(recent Usenet post about Palin)
The argument--someone offered a version of it not long ago in a comment here--sounds right, but I don't think it is.
When you get on an airplane, do you worry about whether the pilot is a fundamentalist? What if God tells him to fly into a mountain? The mechanic who checked it? What if God told him not to bother—everything was fine? If you go in for an operation, is the question of whether the surgeon believes in evolution one of your main concerns? What if God tells him to cut out your heart and put it on an altar? When driving down the highway, do you worry that perhaps one car in ten coming the other direction is driven by a religious believer who might decide that this is his moment to go to heaven?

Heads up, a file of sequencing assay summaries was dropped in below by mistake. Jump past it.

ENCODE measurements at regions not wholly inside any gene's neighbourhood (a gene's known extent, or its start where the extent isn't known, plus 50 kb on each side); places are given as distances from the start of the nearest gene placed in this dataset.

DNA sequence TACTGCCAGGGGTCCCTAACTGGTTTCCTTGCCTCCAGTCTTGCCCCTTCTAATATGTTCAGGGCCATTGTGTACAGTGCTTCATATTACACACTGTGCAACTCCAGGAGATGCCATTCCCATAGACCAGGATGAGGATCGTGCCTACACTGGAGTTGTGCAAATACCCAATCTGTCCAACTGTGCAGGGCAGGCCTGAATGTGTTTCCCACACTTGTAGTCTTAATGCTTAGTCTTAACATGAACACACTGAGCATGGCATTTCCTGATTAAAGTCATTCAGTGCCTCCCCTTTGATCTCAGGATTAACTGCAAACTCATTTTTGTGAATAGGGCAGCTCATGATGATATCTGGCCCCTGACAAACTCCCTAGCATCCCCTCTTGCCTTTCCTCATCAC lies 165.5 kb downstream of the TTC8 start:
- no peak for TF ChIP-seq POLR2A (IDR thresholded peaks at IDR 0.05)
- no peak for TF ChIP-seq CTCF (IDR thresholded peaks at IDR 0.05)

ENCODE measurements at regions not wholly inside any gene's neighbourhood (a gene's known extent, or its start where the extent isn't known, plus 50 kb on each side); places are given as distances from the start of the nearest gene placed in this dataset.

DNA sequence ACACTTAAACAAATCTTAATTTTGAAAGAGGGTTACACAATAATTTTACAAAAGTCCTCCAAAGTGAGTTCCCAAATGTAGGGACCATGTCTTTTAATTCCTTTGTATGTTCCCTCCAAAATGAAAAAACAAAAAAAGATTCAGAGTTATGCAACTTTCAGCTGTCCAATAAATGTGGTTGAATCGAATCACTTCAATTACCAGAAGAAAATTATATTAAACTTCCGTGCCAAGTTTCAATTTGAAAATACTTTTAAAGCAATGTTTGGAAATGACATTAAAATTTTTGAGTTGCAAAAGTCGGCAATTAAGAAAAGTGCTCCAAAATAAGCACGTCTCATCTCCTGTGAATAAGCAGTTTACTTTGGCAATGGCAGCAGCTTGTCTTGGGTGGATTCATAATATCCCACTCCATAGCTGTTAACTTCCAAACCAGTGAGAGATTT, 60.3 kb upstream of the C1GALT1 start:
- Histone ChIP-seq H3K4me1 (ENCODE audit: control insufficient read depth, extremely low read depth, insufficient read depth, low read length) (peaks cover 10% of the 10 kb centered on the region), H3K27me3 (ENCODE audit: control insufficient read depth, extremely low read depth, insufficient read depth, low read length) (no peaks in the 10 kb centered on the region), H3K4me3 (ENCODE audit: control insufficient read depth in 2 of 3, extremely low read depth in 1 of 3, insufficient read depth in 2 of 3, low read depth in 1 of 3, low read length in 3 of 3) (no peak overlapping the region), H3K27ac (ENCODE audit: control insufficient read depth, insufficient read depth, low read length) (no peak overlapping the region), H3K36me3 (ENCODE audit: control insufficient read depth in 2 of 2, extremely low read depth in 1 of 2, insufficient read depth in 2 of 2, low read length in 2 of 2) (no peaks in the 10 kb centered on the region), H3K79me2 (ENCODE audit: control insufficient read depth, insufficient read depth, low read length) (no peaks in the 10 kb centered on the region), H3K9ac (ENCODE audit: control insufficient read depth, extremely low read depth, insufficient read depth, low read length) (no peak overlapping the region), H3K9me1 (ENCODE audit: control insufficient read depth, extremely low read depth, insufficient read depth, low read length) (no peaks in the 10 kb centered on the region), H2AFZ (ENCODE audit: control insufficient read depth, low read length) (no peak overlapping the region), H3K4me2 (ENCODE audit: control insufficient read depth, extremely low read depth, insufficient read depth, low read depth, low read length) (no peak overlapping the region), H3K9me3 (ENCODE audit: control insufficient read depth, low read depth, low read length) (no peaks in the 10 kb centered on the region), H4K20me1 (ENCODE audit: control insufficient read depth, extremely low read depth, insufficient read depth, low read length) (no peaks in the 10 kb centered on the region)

There is evidence all around us that people can hold apparently weird religious beliefs and still do a competent job of dealing with the real world. Perhaps that means that they don't really believe in the weird beliefs--that they are a story they enjoy telling themselves, not a real part of their picture of the world. Perhaps it merely means that knowing how to fly an airplane or use a scalpel doesn't depend on your view of religion, so pilots and surgeons who happen to have odd religious beliefs nonetheless learn and practice their professional skills the same way other pilots and surgeons do.
Whatever the explanation, I think it's clear by ordinary observation that holding weird religious, or for that matter political, beliefs rarely makes one unable to live one's life with an ordinary degree of competence.
And, of course, so far as Palin is concerned, the evidence most often cited—her supposed belief that the Iraq war is divinely inspired—is bogus, as I have already pointed out. Her actual remarks implied that she didn't know if it was God's plan or not, which suggests that she does not have voices in her head to answer such questions but must make up her own mind. Just like the rest of us.